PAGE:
Open Access Study protocol

METRIC (MREnterography or ulTRasound in Crohn’s disease): a study protocol for a multicentre, non-randomised, single-arm, prospective comparison study of magnetic resonance enterography and small bowel ultrasound compared to a reference standard in those aged 16 and over

Stuart Taylor1*, Susan Mallett2, Gauraang Bhatnagar1, Stuart Bloom3, Arun Gupta4, Steve Halligan1, John Hamlin5, Ailsa Hart6, Antony Higginson7, Ilan Jacobs8, Sara McCartney3, Steve Morris9, Nicola Muirhead10, Charles Murray11, Shonit Punwani1, Manuel Rodriguez-Justo12, Andrew Slater13, Simon Travis14, Damian Tolan15, Alastair Windsor16, Peter Wylie17 and Ian Zealley18

Author Affiliations

1 Center for Medical Imaging, University College London, 250 Euston Rd, London NW1 2PG, UK

2 Medical Statistics, Department of Primary Health Care Sciences, University of Oxford, 2nd Floor Offices, 23-38 Hythe Bridge Street, Oxford, UK

3 Department of Gastroenterology, University College London Hospital, 235 Euston Road, London, UK

4 Intestinal Imaging, St Marks Hospital,Harrow Road, London, UK

5 Gastroenterology,Leeds Teaching Hospitals NHS Trust, St James’s University Hospital, Beckett Street, Leeds, UK

6 Gastroenterology, St Marks Hospital, Harrow Road, London, UK

7 Medical Imaging, Queen Alexandra Hospital, Southwick Hill Road, Cosham, UK

8 Public representative, Patient forum, National Association of Crohn’s and colitis, c/oUCL Partners CTU, Maple House, 149 Tottenham Court Rd, London, UK

9 Health Economics, UCL Research Department of Epidemiology and Public Health, University College London, 1-19 Torrington Place, London, UK

10 UCL Clinical Trials Unit, UCL Gower Street, London, UK

11 Gastroenterology, Royal Free Hospital, Pond Street, London, UK

12 Department of Gastrointestinal Pathology, University College London Hospital, 235 Euston Road, London, UK

13 Medical Imaging, Oxford University Hospitals NHS Trust, Oxford, OX3 9DU, UK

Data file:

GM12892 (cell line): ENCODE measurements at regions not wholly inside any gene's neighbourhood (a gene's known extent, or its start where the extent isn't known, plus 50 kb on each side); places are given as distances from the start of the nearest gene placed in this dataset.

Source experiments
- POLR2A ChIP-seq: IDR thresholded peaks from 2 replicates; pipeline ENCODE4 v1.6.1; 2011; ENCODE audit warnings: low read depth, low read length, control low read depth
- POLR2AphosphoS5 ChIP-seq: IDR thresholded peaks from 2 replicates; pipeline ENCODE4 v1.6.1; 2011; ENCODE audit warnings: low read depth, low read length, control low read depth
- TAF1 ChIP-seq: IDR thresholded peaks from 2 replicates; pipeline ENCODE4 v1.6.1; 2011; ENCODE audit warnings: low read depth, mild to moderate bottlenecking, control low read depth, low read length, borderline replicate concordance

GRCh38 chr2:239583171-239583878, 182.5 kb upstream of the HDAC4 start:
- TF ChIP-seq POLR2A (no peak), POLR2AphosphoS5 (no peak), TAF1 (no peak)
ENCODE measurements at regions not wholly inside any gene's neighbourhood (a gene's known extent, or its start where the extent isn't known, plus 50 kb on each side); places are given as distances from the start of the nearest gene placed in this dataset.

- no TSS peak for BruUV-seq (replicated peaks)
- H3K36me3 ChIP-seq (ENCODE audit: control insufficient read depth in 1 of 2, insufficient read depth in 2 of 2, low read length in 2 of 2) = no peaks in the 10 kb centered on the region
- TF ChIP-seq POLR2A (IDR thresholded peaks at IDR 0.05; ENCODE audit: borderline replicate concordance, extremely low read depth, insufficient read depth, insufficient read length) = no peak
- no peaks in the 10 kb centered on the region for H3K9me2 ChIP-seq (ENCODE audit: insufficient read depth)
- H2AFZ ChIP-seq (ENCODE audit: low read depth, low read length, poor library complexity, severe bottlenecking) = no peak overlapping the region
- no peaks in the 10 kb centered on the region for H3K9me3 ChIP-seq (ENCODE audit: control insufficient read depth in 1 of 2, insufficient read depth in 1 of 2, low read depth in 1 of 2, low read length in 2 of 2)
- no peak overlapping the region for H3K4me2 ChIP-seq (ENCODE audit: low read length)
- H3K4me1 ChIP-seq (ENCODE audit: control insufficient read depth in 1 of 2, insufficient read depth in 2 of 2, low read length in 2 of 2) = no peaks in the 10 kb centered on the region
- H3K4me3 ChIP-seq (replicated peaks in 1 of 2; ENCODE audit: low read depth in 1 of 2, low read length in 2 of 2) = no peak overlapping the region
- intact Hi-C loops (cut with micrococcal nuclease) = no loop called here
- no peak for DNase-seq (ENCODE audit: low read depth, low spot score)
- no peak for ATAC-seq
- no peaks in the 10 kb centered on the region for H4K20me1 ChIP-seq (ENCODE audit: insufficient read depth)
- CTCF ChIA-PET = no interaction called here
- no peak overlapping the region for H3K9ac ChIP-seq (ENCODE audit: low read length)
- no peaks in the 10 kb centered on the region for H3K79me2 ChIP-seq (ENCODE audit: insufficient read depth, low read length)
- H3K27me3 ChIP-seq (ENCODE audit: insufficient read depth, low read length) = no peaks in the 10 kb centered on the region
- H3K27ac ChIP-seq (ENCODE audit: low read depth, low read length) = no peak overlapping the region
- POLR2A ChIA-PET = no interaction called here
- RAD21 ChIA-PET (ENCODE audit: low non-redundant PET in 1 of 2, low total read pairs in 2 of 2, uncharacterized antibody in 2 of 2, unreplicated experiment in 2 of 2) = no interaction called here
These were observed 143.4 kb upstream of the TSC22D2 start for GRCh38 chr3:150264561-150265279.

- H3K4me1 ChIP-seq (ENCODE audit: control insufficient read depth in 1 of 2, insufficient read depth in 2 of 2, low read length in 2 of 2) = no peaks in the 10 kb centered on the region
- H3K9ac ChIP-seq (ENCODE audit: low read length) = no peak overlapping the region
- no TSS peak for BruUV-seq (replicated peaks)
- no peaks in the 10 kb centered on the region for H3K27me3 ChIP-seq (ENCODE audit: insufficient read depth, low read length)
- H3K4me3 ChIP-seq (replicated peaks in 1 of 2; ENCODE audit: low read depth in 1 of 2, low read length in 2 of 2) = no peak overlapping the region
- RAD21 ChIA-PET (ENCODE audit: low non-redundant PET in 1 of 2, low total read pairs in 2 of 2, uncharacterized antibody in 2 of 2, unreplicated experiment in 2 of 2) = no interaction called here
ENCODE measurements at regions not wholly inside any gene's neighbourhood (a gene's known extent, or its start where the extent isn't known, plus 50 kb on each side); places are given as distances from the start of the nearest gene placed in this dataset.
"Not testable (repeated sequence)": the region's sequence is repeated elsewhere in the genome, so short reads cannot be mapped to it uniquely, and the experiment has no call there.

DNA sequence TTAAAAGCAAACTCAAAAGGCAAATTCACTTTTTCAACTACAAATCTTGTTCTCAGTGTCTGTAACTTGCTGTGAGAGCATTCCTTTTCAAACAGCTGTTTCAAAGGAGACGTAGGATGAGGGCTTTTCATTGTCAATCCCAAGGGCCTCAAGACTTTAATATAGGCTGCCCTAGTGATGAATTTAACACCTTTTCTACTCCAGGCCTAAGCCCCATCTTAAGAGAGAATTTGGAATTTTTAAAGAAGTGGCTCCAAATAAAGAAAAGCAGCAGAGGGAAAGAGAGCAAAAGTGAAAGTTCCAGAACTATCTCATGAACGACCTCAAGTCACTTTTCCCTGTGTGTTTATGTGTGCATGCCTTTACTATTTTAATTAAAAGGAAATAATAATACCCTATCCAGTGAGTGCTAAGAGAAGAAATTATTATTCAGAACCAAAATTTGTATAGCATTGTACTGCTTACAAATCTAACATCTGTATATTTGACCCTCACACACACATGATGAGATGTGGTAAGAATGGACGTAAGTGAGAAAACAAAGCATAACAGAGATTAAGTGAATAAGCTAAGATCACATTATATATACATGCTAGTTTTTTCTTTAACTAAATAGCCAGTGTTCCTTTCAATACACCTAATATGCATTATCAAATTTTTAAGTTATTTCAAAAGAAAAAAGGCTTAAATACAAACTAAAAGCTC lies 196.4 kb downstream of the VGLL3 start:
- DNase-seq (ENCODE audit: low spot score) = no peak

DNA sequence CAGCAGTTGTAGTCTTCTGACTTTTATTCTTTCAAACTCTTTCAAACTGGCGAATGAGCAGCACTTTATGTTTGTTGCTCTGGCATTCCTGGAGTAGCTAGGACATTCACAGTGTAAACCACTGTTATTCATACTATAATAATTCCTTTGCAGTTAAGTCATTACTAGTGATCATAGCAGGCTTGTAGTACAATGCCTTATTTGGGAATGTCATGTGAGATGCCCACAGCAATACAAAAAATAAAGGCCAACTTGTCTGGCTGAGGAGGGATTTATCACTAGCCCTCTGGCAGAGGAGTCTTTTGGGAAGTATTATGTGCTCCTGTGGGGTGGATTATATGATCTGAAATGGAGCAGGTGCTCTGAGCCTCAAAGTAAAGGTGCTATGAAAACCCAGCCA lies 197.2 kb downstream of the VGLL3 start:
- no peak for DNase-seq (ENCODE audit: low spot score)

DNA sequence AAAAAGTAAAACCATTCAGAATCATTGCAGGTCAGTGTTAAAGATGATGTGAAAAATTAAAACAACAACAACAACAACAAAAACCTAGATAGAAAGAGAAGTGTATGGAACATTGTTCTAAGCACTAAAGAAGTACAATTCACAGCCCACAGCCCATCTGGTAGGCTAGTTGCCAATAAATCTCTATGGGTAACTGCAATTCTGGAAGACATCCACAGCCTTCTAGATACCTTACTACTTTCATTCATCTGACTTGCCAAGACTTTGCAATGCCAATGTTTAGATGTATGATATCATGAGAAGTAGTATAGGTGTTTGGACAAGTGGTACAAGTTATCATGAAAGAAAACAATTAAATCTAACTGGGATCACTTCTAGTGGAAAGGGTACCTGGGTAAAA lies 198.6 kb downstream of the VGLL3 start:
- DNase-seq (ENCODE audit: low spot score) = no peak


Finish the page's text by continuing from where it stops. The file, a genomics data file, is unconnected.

14 Translational Gastroenterology Unit, Oxford University Hospitals NHS Trust, Oxford, OX3 9DU, UK

15 Clinical Radiology, Leeds Teaching Hospitals NHS Trust, St James’s University Hospital, Beckett Street, Leeds, UK

16 Department of Surgery, University College London Hospital, 235 Euston Road, London, UK

17 Imaging, Royal Free Hospital, Pond Street, London, UK

18 Medical Imaging, Ninewells Hospital, Dundee, UK

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BMC Gastroenterology 2014, 14:142  doi:10.1186/1471-230X-14-142

Published: 11 August 2014

Abstract

Background

Crohn’s disease (CD) is a lifelong, relapsing and remitting inflammatory condition of the intestine. Medical imaging is crucial for diagnosis, phenotyping, activity assessment and detecting complications. Diverse small bowel imaging tests are available but a standard algorithm for deployment is lacking. Many hospitals employ tests that impart ionising radiation, of particular concern to this young patient population. Magnetic resonance enterography (MRE) and small bowel ultrasound (USS) are attractive options, as they do not use ionising radiation. However, their comparative diagnostic accuracy has not been compared in large head to head trials. METRIC aims to compare the diagnostic efficacy, therapeutic impact and cost effectiveness of MRE and USS in newly diagnosed and relapsing CD.

Methods

METRIC (ISRCTN03982913) is a multicentre, non-randomised, single-arm, prospective comparison study. Two patient cohorts will be recruited; those newly diagnosed with CD, and those with suspected relapse. Both will undergo MRE and USS in addition to other imaging tests performed as part of clinical care. Strict blinding protocols will be enforced for those interpreting MRE and USS. The Harvey Bradshaw index, C-reactive protein and faecal calprotectin will be collected at recruitment and 3 months, and patient experience will be assessed via questionnaires. A multidisciplinary consensus panel will assess all available clinical and imaging data up to 6 months after recruitment of each patient and will define the standard of reference for the presence, localisation and activity of disease against which the diagnostic accuracy of MRE and USS will be judged. Diagnostic impact of MRE and USS will be evaluated and cost effectiveness will be assessed. The primary outcome measure is the difference in per patient sensitivity between MRE and USS for the correct identification and localisation of small bowel CD.

Discussion

The trial is open at 5 centres with 46 patients recruited. We highlight the importance of stringent blinding protocols in order to delineate the true diagnostic accuracy of both imaging tests and discuss the difficulties of diagnostic accuracy studies in the absence of a single standard of reference, describing our approach utilising a consensus panel whilst minimising incorporation bias.

Trial registration

METRIC - ISRCTN03982913 – 05.11.13.

Keywords:
Crohn’s disease; Inflammatory bowel disease; MRE; USS; Consensus panel